# Choosing Non-Consecutive Integers from a list of N Integers

• February 21st 2008, 11:18 AM
Niall2
Choosing Non-Consecutive Integers from a list of N Integers
Prove that the number of ways choosing k integers from the integers 1,2,3...n, such that no two of the chosen integers are consecutive is:
(n-k+1) C k [as in : (n-k+1)CHOOSE(k) ]
with a suitable adjustment when n - k +1 < k
• February 21st 2008, 12:13 PM
Plato
Quote:

Originally Posted by Niall2
Prove that the number of ways choosing k integers from the integers 1,2,3...n, such that no two of the chosen integers are consecutive is:
${{n-k+1} \choose {k}}$

Note that $k \le \left\lfloor {\frac{{n + 1}}{2}} \right\rfloor$; from the set $
\left\{ {1,2,3,4,5,6,7,8,9} \right\}$
the subset $\left\{ {3,5,7,9} \right\}$
can be represented by the string 001010101. If fact, any subset of four such that no two are consecutive can be represented by a 9-bit string of four 1’s and five zeros in which there are no adjacent 1’s.

Thus, from the set $\left\{ {1,2,3, \cdots ,n} \right\}$ we can use an n-bit string consisting of k 1’s and n-k 0’s, having no adjacent 1’ to represent a subset of k elements containing no consecutive integers.
• February 24th 2008, 02:24 PM
Niall2
Ah. I can see how you can use an n-bit string to represent the problem.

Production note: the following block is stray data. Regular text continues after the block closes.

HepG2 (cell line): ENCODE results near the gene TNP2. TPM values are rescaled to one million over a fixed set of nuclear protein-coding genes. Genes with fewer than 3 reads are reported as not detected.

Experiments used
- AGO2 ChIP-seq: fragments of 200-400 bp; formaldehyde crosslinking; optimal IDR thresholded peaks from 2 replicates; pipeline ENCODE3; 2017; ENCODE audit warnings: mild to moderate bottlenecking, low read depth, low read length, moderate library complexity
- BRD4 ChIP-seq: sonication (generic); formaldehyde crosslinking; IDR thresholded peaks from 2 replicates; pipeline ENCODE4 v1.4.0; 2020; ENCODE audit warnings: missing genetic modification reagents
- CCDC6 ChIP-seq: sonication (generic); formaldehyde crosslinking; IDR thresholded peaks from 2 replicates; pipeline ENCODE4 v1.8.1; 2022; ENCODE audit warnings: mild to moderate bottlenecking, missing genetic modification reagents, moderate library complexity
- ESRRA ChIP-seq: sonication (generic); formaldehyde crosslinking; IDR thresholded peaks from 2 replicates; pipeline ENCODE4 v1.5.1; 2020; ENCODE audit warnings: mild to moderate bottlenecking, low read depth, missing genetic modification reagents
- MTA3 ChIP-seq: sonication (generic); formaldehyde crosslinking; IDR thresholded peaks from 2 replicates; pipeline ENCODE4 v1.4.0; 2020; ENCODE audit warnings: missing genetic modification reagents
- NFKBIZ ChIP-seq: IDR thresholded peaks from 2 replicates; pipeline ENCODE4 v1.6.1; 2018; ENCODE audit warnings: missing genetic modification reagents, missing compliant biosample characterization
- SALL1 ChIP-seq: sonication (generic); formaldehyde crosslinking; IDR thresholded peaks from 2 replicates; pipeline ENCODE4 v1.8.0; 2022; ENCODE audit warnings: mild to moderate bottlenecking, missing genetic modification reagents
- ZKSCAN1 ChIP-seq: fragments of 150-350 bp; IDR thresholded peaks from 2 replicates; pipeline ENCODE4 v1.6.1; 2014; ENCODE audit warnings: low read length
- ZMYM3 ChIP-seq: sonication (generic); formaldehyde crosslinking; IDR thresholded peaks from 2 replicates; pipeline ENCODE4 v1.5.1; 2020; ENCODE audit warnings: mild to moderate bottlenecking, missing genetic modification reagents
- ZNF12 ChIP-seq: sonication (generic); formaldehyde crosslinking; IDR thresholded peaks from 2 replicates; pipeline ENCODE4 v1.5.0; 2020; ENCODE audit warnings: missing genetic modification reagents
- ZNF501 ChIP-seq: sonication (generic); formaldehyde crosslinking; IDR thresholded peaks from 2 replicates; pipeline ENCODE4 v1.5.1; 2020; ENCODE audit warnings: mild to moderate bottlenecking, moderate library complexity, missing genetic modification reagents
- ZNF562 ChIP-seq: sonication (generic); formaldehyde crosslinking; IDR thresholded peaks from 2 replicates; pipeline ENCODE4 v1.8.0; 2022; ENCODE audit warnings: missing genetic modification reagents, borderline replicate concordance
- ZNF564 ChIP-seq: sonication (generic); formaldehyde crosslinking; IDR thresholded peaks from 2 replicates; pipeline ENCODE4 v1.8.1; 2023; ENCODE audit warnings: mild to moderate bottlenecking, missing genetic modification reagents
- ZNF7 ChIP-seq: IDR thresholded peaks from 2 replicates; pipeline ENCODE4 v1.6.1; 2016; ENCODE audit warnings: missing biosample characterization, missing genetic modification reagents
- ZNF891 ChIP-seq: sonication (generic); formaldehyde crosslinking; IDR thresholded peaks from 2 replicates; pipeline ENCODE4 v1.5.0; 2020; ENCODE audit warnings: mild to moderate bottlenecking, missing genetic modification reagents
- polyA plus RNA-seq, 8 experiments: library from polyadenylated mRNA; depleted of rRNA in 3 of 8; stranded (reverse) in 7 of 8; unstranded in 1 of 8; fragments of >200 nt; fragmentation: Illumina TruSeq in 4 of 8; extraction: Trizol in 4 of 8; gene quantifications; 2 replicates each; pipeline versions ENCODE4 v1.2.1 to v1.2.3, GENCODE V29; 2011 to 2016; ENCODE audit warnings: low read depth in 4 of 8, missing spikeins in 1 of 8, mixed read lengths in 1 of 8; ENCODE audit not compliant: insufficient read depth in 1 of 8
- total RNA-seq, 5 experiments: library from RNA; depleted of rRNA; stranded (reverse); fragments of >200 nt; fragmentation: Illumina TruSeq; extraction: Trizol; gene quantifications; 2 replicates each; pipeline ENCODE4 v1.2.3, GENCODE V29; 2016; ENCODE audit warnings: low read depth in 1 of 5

Does that mean $\begin{pmatrix}n-k+1 \\ k\end{pmatrix}$ is the number of ways to arrange 1's and 0's in an n-bit string so that no two 1's are consecutive?
And if so, how can I prove that is the case?
• February 24th 2008, 02:57 PM
Plato
Quote:

Originally Posted by Niall2
Ah. I can see how you can use an n-bit string to represent the problem. Does that mean $\begin{pmatrix}n-k+1 \\ k\end{pmatrix}$ is the number of ways to arrange 1's and 0's in an n-bit string so that no two 1's are consecutive? And if so, how can I prove that is the case?

EXACTLY!

Let’s take a particular case: 1111000000 (four ones and six zeros).
We are going to use the zeros to separate the ones from each other: _0_0_0_0_0_0_. We have seven spaces into which we can put four ones.
That can be done in $\binom {7}{4}$ ways.
Now you generalize.
• February 24th 2008, 03:08 PM
Niall2
Brilliant...
EDIT: I now see completely :)

Thanks a lot